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Book sharing could boost prospects of world's poorest children – University of Reading

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Book sharing could boost prospects of world's poorest children

Release Date 18 May 2012

Pilot studies in South Africa have shown positive results

Teaching parents how to share books with their infants could have a dramatic effect on improving literacy rates in developing countries, University of Reading researchers have found.

Psychologists from the University of Reading, together with colleagues in South Africa, have secured funding to begin a major study of book sharing in informal urban communities on the outskirts of Cape Town.

Successes in a pilot study indicate that extending simple techniques, already well established in developed countries, to developing nations could help to boost the educational prospects of some of the world's poorest children.

With around nine million illiterate adults, and still entrenched divisions in educational attainment between pupils from rich and poor backgrounds, there is considerable concern in South Africa about literacy rates among schoolchildren.

Researchers say that while the government has urged families to become more involved in the education of their children, there is so far no coherent plan for supporting parents in such involvement.

One initiative, not yet explored in South Africa, is providing training to mothers in sharing books with their infants.

Now researchers from the University of Reading's School of Psychology and Clinical Language Sciences are about to embark on a year-long trial, exploring how training mothers to share books with their children aids their educational development.

"Within the developed world there is a wealth of research evidence demonstrating that early book sharing predicts better language and literacy skills," said Professor Peter Cooper, from the University of Reading.

"Furthermore, studies of training programmes aimed at improving the quality of adult book sharing have consistently shown that these are effective, and that, compared to other kinds of parent training, they are associated with greater gains in infants' language skills. But the potential of this approach has not been explored in low and middle income countries - until now."

Along with his Reading colleague Professor Lynne Murray, Professor Cooper has been collaborating with Professor Mark Tomlinson of Stellenbosch University for several years. Together with Professor Tomlinson, and with the assistance of a Cape Town clinical psychologist, Zahir Vally, they recently completed a feasibility study of training mothers in book-sharing with their infants.

The study was carried out in Khayelitsha, a peri-urban settlement on the outskirts of Cape Town. In the pilot study, researchers were able to show that mothers engaged well with the training and benefited from it, as well as helping their children make major educational advances.

Professor Cooper said: "Compared to controls, mothers who received the training became more sensitive, more facilitating and more elaborative in their book sharing. Furthermore, there appeared to be general benefits from the training for infant attention, as well as in terms of infant comprehension and vocabulary."

Following these early successes, the research team has secured funding to conduct a randomised controlled trial. Mr Vally, supported by a Felix Foundation Scholarship, will work on the project, and local trainers and an assessor will be employed with funds provided by the DG Murray Trust and Constable & Robinson publishers. The study will begin in July 2012 and run for 15 months.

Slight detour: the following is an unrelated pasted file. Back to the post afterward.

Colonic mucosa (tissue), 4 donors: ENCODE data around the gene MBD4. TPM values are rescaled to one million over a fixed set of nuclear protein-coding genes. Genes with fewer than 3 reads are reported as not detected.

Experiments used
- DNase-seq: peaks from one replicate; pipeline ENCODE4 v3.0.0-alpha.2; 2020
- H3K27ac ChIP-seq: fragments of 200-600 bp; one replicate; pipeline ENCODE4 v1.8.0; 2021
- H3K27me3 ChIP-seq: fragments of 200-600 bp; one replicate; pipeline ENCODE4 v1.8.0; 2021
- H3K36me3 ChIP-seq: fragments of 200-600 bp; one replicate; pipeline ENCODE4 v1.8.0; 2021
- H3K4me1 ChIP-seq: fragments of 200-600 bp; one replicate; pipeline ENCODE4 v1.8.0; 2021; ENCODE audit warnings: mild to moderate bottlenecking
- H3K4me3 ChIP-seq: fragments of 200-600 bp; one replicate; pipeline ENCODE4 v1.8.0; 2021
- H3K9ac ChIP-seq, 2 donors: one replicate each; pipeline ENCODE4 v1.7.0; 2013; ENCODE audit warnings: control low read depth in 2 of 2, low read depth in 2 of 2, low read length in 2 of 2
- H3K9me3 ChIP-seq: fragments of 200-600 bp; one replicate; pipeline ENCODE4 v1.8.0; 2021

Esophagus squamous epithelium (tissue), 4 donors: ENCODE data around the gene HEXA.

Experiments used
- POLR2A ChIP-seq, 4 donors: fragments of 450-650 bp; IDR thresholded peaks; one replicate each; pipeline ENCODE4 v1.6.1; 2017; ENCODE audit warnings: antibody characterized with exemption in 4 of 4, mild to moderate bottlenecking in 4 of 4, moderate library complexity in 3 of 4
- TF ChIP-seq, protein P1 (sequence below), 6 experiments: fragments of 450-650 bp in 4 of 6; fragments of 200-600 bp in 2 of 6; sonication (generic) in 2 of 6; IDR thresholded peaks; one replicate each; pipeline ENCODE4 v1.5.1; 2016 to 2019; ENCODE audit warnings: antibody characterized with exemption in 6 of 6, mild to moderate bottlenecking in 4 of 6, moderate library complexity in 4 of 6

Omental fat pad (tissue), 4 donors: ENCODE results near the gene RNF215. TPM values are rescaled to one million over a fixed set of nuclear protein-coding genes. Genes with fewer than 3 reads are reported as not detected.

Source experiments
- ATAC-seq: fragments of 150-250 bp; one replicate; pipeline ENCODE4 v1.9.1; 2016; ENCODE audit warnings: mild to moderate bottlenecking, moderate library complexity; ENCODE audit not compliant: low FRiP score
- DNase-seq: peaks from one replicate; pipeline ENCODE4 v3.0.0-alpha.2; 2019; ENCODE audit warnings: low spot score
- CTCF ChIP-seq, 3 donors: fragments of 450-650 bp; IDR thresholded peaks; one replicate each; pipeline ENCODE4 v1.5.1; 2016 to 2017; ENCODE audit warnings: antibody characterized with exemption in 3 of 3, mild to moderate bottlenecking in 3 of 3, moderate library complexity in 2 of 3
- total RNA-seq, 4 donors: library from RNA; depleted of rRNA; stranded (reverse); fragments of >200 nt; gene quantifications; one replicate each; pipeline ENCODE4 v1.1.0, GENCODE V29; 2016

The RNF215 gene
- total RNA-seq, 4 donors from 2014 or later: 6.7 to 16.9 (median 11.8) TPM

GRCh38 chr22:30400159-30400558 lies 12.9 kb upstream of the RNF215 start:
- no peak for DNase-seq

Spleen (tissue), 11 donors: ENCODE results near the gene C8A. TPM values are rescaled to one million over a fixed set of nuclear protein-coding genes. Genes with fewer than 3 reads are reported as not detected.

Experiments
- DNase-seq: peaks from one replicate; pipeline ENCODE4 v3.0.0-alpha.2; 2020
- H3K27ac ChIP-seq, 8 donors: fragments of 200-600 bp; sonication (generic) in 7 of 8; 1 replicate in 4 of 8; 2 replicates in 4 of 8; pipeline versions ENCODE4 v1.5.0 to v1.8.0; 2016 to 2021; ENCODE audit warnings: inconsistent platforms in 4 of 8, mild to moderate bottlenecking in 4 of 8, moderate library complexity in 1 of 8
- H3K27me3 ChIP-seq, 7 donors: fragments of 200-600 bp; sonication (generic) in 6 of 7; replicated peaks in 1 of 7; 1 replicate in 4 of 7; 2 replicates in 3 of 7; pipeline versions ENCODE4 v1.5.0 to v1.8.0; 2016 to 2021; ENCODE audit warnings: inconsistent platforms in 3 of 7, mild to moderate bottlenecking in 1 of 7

Professor Cooper added: "Book sharing has been termed a ‘language acquisition device'.  In societies where there is little culture of book sharing, and no alternative form of interpersonal engagement which could serve an equivalent educative function, the introduction of sensitive and facilitatory book sharing could have a profound effect on children's intellectual development.

"This study will provide the evidential base for the widespread delivery of book sharing training programmes in circumstances where they can be of maximal benefit to children."


For more details, contact Pete Castle at the University of Reading press office on 0118 378 7391 or

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Notes to editors:

According to Unesco figures for 2010, South Africa spends around one fifth of its entire state budget on education - a much larger proportion than in many comparable countries - but only around one per cent of that goes on preschool education. This compares to more developed countries, such as the UK, where six per cent of education spending is at that level, or Denmark, which spends 11% of its education budget among preschool-aged children.

About the University of Reading:

The University of Reading is ranked among the best 1% of universities in the world (THE World University Rankings 2011-12) is one of the top 20 universities in the UK in terms of research funding.

The School of Psychology and Clinical Language Sciences has a long-standing reputation for excellence in experimental psychology, perception, learning, memory and skilled performance. In recent years, research has strengthened in the field of developmental psychology, neuroscience, ageing, virtual reality and multimedia interactions.

The University of Reading is also home to the National Centre for Language and Literacy, housed in the University's Institute of Education. A new Centre for Literacy & Multilingualism is due to launch later this year (2012).

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